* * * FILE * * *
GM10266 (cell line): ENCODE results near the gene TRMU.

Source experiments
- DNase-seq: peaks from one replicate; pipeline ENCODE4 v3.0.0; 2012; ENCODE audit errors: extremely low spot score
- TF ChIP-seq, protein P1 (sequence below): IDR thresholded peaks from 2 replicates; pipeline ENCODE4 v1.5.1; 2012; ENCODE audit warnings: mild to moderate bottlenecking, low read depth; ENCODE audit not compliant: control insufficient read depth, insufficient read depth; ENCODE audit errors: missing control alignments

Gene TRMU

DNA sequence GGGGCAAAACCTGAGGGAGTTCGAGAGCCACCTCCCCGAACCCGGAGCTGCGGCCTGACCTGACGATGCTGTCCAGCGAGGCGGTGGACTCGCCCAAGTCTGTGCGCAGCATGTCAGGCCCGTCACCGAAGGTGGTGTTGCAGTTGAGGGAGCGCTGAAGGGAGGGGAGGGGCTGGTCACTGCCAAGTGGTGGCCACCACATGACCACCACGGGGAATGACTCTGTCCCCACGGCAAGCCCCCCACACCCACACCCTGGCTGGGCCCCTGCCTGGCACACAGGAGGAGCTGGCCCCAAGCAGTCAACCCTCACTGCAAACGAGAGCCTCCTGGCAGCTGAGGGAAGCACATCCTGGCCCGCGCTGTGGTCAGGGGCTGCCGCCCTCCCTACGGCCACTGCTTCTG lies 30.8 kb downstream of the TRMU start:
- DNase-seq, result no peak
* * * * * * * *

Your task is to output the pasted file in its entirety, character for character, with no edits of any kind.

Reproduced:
GM10266 (cell line): ENCODE results near the gene TRMU.

Source experiments
- DNase-seq: peaks from one replicate; pipeline ENCODE4 v3.0.0; 2012; ENCODE audit errors: extremely low spot score
- TF ChIP-seq, protein P1 (sequence below): IDR thresholded peaks from 2 replicates; pipeline ENCODE4 v1.5.1; 2012; ENCODE audit warnings: mild to moderate bottlenecking, low read depth; ENCODE audit not compliant: control insufficient read depth, insufficient read depth; ENCODE audit errors: missing control alignments

Gene TRMU

DNA sequence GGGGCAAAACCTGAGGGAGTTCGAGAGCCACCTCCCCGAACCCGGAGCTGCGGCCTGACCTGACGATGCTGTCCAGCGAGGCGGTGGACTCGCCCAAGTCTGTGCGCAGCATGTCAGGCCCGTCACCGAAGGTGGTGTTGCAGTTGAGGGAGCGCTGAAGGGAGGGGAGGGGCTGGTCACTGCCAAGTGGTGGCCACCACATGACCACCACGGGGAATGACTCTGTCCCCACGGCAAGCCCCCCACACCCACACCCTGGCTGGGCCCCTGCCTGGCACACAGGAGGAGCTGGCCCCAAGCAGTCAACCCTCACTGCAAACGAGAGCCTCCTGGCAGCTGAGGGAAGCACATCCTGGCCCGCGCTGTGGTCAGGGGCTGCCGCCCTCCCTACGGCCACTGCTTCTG lies 30.8 kb downstream of the TRMU start:
- DNase-seq, result no peak